Washington’s envoy to Hong Kong seeks to expand US’s role in Beijing infrastructure plan
Kurt Tong aims to encourage greater US participation in China’s globalisation strategy by fostering cooperation between US and Hong Kong firms
Washington’s Consul General to Hong Kong and Macau said he’s trying to encourage more US participation in projects related to China’s ambitious infrastructure plan by fostering cooperation between US and Hong Kong firms.
Speaking at an Asia Society event in New York, Kurt Tong said Hong Kong financial and engineering firms want to be involved in Beijing’s “Belt and Road Initiative” (BRI), partly because of the profits they stand to gain by arranging the required financing, creating opportunities for US firms looking for secure ways to be involved as co-financiers, engineers or project managers.
“We have good and clear and established business relationships and channels with institutions operating in Hong Kong to a much greater extent than we do with mainland companies, Tong said.
“To the extent to which decision making becomes a diffuse reality under the BRI and more of that is in Hong Kong and it’s not all centred in Beijing and Shanghai, there’s going to be business opportunities for the US. I’m trying to figure out constructive ways to catalyse this.”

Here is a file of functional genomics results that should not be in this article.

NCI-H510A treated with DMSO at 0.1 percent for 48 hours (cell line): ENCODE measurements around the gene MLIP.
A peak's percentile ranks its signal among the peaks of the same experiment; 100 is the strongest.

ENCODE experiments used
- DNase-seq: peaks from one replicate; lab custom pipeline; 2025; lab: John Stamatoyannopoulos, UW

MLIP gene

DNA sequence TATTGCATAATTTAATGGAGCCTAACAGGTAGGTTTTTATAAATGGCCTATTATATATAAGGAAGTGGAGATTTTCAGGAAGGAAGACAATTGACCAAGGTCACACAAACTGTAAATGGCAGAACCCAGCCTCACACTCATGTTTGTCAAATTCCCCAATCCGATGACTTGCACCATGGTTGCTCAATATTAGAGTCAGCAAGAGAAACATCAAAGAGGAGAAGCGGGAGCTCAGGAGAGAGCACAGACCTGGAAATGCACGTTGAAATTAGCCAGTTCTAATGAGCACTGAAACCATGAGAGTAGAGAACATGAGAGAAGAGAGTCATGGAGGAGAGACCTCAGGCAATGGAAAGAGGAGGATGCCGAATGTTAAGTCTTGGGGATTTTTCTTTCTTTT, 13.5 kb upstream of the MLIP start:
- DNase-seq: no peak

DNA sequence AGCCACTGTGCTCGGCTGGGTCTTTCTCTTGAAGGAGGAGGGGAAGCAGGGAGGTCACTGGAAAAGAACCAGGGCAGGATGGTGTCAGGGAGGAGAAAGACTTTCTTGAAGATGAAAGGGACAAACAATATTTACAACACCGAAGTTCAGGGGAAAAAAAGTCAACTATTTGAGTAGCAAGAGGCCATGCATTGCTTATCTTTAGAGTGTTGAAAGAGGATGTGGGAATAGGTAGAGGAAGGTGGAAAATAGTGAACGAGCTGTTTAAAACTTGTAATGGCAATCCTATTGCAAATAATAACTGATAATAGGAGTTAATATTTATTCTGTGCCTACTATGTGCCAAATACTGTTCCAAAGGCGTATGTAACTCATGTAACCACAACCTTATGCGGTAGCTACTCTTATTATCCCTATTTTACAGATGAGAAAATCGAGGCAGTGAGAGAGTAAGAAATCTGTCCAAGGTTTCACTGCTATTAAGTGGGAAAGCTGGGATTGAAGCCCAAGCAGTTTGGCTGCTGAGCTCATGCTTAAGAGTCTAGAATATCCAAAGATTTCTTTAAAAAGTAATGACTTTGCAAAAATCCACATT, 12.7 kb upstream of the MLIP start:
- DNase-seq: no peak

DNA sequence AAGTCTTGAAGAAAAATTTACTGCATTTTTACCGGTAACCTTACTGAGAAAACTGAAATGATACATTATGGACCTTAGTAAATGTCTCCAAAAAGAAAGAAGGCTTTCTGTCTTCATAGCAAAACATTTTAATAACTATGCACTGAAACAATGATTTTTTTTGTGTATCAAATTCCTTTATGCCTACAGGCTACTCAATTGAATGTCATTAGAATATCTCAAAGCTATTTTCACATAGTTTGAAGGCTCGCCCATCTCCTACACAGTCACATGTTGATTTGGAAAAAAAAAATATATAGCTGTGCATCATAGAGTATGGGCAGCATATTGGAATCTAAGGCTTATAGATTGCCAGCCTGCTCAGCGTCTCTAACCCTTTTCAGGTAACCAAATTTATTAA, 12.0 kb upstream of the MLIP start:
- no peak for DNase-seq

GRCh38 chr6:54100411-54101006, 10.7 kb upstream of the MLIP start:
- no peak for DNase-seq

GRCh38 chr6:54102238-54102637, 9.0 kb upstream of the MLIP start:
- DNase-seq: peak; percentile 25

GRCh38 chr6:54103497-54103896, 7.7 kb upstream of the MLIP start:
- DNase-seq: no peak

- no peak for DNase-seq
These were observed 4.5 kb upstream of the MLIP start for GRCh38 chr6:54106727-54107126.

US global construction and engineering companies including Aecom, Fluor Corp, Bechtel Group and Kiewit Corp have been largely quiet about Beijing’s initiative to construct ports, pipelines, highways and ports as a means to speed up and simplify trade flows between Asia and Europe.
The US engineering and construction industry stands to miss out. Expected to require at least US$5 trillion over the next five years alone, Belt and Road involves 65 countries across the three continents of Asia, Europe and Africa.
Tong also said US companies would be more inclined to join Hong Kong-led consortia for Belt and Road projects because they’ve had more experience operating projects using international standards.
“One of the US concerns about China emerging rather rapidly on the global financing stage is that China has not been following internally the same rules for project development, transparency, procurement, environmental safety, social impact and the like that are considered international standards as practiced by the World Bank or the Asia Development Bank.”